The original Halo was a marquee title in 2001, popularizing the first-person shooter genre on consoles. The game did so well it practically created the Xbox monolith. While the series remained strong throughout the years, the series hasn’t reached the same heights as before. New developer 343 Studios had some missteps along the way, particularly with Halo 5, and the series remained dormant for years. Halo Infinite had a lot riding on it after years of anticipation. Thankfully, despite everything that went against it, Halo is back in perhaps the best installment since the Bungie days.
The two main components of the game (as of the writing of this review) are the campaign and the multiplayer. The campaign story picks up an unspecified time after the ending of Halo 5. Master Chief attempts to defeat a powerful Brute general named Atriox, only to lose to the hulking beast. The chief finds himself lost in the vacuum of space until a disgruntled marine known as “Echo-216” rescues him. Chief is informed that humanity lost the battle against the brutes, and he must retaliate. The only way to win is to secure an advanced AI weapon that can tip the scale of battle. Chief must explore the mysterious Zeta Halo and put an end to the Brute control.
The story of Halo Infinite has its various pros and cons. The cast of characters is smaller and therefore there is a larger focus on building up each one individually. Echo might come off as whiny, but his behavior makes sense in a world where humanity is depleting on a rapid basis. The “Weapon”, Cortana’s replacement, is a clever yet innocent companion to the Chief who always adds levity to the overall bleak situation. Lastly, hearing Steve Downes as the iconic Master Chief 20 years later is a treat, as he delivers some his best lines to date.
Unfortunately, while the characters are great, the plot itself feels disjointed. The game doesn’t explain what happened in the intervening times. There is supplementary material like novels that fill the gaps, but it makes the story feel emptier than it should be. A bigger shame is that the brute who defeated Chief, Atriox, isn’t a part of the main story. The main villain is a different brute named Escharum, a zealot of the fallen leader. Instead of going against the enemy that thwarted the chief, the main threat being his eager fanboy feels not as gratifying as it could be.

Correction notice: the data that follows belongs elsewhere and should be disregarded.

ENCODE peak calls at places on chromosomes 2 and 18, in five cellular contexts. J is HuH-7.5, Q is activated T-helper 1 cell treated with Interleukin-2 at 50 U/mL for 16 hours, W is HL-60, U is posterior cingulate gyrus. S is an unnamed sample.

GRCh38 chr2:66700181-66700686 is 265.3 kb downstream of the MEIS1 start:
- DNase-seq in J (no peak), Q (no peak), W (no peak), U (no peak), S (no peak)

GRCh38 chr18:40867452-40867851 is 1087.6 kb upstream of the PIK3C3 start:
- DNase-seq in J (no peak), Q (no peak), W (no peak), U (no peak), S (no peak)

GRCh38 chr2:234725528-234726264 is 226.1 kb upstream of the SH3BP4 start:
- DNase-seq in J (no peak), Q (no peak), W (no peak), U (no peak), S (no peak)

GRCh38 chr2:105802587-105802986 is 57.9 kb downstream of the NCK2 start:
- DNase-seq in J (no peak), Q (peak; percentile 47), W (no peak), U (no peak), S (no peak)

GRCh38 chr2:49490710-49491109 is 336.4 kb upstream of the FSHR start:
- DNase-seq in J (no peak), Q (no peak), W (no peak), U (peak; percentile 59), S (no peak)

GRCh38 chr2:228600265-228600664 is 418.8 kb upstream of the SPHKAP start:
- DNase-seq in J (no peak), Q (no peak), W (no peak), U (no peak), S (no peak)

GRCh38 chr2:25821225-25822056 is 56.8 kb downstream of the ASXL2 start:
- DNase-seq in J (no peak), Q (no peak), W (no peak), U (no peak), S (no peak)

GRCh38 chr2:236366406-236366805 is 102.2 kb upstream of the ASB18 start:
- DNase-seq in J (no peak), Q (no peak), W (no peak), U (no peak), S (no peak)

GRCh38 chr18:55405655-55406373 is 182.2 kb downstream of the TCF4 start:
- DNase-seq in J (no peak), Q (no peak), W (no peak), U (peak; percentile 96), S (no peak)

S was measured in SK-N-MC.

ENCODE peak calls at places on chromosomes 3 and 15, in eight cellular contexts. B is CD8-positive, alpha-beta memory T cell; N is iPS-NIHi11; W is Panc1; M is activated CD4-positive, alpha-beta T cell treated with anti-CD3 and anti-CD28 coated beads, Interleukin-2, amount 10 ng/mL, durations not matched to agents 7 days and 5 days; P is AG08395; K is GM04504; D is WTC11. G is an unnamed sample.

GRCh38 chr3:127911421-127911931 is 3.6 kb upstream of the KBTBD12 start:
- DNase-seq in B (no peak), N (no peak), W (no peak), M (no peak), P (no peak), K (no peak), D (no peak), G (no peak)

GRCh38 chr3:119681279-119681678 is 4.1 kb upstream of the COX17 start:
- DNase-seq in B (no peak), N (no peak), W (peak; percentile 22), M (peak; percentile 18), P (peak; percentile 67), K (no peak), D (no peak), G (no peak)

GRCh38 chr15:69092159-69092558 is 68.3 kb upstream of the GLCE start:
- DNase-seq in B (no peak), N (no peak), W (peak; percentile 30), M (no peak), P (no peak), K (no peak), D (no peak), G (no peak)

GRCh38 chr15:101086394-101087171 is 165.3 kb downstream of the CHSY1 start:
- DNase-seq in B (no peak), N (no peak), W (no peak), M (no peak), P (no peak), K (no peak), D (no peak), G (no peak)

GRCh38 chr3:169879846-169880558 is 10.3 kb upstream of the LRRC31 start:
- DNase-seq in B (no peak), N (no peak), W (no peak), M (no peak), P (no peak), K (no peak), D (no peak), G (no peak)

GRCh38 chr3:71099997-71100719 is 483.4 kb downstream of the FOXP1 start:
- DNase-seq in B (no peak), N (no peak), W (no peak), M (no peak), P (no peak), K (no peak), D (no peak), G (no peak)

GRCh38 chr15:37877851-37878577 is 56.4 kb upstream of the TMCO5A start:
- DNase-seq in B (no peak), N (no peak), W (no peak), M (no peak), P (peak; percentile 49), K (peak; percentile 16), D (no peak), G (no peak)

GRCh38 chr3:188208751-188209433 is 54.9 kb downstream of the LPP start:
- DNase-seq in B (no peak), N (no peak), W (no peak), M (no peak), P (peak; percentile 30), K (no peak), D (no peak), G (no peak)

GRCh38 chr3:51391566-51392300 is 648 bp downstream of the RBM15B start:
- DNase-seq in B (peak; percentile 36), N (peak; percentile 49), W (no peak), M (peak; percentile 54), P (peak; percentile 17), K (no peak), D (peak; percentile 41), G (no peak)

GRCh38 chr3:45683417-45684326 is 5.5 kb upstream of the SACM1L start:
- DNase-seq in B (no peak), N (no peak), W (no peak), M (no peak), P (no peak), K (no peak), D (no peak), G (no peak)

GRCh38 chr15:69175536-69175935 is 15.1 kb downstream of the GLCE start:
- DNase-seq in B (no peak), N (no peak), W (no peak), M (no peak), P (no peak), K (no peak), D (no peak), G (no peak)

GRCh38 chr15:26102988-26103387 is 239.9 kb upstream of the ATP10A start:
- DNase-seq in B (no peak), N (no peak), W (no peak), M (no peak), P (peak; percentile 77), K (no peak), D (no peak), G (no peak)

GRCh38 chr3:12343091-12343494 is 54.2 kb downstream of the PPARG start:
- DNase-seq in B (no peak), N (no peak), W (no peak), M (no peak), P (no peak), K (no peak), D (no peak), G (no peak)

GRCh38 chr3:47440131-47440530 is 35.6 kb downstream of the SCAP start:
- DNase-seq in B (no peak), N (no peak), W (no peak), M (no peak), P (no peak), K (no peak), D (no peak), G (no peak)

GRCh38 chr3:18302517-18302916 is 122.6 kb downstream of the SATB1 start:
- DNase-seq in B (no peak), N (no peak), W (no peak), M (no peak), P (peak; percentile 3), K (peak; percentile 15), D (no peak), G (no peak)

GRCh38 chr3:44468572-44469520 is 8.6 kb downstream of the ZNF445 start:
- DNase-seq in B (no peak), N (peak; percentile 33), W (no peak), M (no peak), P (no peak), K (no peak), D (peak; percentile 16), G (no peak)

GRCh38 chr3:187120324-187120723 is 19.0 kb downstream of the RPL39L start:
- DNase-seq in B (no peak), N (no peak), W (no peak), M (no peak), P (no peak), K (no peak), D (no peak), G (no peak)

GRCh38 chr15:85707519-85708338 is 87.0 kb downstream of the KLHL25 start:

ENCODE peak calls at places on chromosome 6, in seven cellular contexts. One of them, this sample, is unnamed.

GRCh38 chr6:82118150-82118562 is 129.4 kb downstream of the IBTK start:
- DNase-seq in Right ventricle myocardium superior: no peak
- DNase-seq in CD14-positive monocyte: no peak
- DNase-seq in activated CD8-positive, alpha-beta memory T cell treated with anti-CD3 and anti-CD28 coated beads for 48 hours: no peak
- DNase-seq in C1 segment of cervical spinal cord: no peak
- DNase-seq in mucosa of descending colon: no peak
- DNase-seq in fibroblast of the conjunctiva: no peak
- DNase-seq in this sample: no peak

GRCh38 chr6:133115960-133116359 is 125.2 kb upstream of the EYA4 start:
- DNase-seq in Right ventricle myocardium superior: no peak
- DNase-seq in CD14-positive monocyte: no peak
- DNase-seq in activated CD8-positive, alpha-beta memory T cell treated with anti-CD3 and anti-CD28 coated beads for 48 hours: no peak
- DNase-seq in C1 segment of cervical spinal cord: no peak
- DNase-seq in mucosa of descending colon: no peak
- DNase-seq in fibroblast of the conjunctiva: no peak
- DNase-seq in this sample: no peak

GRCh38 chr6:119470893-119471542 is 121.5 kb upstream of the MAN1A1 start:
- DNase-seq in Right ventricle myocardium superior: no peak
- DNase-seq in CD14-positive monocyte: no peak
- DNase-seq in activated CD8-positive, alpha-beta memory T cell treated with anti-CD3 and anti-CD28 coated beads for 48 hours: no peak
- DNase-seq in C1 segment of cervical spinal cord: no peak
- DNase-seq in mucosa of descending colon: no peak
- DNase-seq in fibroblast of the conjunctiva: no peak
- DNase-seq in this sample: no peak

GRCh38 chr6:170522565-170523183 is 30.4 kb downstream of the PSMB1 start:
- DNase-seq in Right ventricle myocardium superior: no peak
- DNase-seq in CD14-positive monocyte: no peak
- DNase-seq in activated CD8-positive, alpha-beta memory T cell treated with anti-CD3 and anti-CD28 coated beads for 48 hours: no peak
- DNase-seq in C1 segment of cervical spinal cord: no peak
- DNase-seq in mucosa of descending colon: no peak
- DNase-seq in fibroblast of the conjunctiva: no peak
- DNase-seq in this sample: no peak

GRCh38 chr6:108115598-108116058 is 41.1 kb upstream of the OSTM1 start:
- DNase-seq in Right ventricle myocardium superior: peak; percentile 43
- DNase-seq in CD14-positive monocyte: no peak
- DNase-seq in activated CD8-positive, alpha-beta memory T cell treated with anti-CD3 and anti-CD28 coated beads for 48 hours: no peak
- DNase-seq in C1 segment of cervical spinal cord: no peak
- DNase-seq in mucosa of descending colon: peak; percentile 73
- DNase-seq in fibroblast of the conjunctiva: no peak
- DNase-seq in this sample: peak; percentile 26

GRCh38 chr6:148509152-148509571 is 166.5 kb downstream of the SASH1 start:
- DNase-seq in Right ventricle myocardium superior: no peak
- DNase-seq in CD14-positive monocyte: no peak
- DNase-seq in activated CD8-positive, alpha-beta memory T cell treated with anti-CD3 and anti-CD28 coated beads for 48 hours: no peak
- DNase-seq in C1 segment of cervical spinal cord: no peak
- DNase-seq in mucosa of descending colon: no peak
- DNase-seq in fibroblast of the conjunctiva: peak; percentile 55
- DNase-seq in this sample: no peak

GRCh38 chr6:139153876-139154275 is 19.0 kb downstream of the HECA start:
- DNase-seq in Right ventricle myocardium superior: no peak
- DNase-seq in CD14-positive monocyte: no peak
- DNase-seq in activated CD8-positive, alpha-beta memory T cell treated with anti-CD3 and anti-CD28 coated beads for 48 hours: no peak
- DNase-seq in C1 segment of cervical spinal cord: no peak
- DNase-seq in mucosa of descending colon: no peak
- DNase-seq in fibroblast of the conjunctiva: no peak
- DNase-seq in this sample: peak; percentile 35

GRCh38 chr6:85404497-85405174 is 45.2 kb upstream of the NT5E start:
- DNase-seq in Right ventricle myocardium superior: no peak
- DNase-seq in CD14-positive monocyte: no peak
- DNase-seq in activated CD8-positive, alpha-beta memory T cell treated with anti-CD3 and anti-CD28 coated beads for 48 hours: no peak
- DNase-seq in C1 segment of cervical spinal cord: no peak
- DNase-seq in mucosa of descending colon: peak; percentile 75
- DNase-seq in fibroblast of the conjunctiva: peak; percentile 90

Infinite also marks the most drastic change to the campaign structure of the franchise thus far. After the first couple missions, Master Chief can fully explore the surface of Zeta Halo. This marks the first time the series ditches its linear format in favor to a more common open-world approach. Players can use the map to find various waypoints and tackle a variety of tasks aside from the main story missions. While there are many other shooters that use a similar formula, combining it with the tried-and-true Halo series works well. Every mission features a high octane battleground with a huge amount of enemies to destroy. In addition that are many items to find like audio logs that shed more info on the world, and spartan cores. You can use these items to upgrade the Chief’s abilities like better shield recovery.
However, there is one core problem with the open world format of Halo Infinite; its setting. While Zeta Halo looks amazing, its many areas aren’t different from one another. Combine this with the repetitive side missions and the game can feel a lot more droning than it should. The main missions do change the scenery and have some great moments and even some decent boss fights, but I do wish some of the side content matched their quality.